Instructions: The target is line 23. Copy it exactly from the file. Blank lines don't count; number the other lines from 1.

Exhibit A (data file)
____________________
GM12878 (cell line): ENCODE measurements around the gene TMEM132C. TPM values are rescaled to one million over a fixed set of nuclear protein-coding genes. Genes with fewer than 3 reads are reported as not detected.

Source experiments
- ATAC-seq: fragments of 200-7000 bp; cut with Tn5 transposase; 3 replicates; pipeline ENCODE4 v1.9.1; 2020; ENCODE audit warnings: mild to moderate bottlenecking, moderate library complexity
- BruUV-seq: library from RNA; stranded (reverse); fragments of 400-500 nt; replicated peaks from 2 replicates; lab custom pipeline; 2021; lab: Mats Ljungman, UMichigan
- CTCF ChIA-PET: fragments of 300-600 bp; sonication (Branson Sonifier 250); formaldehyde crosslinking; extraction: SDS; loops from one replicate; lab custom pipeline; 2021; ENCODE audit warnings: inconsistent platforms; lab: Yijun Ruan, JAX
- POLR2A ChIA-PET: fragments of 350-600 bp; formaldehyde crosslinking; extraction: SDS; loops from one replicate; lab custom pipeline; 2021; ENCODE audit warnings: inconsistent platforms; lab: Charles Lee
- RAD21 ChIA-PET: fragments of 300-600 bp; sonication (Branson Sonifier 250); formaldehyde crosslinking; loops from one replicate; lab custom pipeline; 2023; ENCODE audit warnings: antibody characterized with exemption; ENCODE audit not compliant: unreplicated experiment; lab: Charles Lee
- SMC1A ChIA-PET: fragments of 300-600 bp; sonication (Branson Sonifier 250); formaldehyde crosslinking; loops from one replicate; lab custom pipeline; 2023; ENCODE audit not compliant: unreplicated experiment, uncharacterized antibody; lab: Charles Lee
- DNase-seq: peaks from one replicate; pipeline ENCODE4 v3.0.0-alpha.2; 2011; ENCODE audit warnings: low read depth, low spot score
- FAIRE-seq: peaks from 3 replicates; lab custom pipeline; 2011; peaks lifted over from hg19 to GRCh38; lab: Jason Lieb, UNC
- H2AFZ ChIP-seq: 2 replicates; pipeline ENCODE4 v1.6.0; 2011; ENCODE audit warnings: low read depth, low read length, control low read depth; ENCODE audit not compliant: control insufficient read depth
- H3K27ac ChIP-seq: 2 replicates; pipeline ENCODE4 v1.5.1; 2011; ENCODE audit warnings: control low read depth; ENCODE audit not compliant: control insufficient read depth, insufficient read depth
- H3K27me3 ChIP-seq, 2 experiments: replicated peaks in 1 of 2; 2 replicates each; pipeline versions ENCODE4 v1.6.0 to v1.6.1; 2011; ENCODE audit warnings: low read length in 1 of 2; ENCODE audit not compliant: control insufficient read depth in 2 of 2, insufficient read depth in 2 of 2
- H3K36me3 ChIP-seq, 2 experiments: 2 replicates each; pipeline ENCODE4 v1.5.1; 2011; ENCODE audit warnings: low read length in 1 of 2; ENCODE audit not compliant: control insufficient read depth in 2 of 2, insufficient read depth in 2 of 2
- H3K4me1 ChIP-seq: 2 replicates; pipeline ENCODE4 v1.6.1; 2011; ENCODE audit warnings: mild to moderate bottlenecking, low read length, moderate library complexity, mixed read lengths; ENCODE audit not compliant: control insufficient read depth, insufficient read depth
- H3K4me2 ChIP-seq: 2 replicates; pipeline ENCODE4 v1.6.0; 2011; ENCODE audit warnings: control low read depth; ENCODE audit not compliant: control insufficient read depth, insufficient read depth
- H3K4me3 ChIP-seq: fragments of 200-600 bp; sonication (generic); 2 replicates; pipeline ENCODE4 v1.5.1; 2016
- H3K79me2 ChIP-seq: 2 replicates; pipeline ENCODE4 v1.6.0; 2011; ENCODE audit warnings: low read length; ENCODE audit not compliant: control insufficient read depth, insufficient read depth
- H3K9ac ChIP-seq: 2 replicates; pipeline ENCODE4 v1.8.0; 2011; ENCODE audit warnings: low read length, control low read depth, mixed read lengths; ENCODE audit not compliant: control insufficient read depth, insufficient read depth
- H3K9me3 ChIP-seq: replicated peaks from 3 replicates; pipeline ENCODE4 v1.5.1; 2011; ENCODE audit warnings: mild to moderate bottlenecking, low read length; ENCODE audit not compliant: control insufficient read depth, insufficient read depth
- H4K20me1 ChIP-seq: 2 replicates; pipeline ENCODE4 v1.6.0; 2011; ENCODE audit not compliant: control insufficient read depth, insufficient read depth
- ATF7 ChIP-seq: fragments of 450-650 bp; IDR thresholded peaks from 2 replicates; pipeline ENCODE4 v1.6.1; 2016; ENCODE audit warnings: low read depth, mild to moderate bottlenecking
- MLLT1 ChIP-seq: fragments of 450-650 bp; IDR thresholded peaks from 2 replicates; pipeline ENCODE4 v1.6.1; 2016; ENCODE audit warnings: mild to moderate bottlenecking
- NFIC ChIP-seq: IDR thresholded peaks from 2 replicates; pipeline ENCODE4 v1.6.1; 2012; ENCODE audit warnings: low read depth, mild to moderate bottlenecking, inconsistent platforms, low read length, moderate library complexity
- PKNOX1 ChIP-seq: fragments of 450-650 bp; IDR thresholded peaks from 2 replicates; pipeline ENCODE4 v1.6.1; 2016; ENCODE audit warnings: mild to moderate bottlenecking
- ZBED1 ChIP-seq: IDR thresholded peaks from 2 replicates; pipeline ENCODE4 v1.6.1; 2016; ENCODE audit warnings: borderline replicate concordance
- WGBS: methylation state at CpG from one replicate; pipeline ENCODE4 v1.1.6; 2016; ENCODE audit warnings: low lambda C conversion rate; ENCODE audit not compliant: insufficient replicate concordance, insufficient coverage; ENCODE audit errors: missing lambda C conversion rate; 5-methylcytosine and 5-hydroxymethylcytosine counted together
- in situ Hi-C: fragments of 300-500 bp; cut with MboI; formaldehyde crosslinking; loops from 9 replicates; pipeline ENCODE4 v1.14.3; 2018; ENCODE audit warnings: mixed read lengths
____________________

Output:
- MLLT1 ChIP-seq: fragments of 450-650 bp; IDR thresholded peaks from 2 replicates; pipeline ENCODE4 v1.6.1; 2016; ENCODE audit warnings: mild to moderate bottlenecking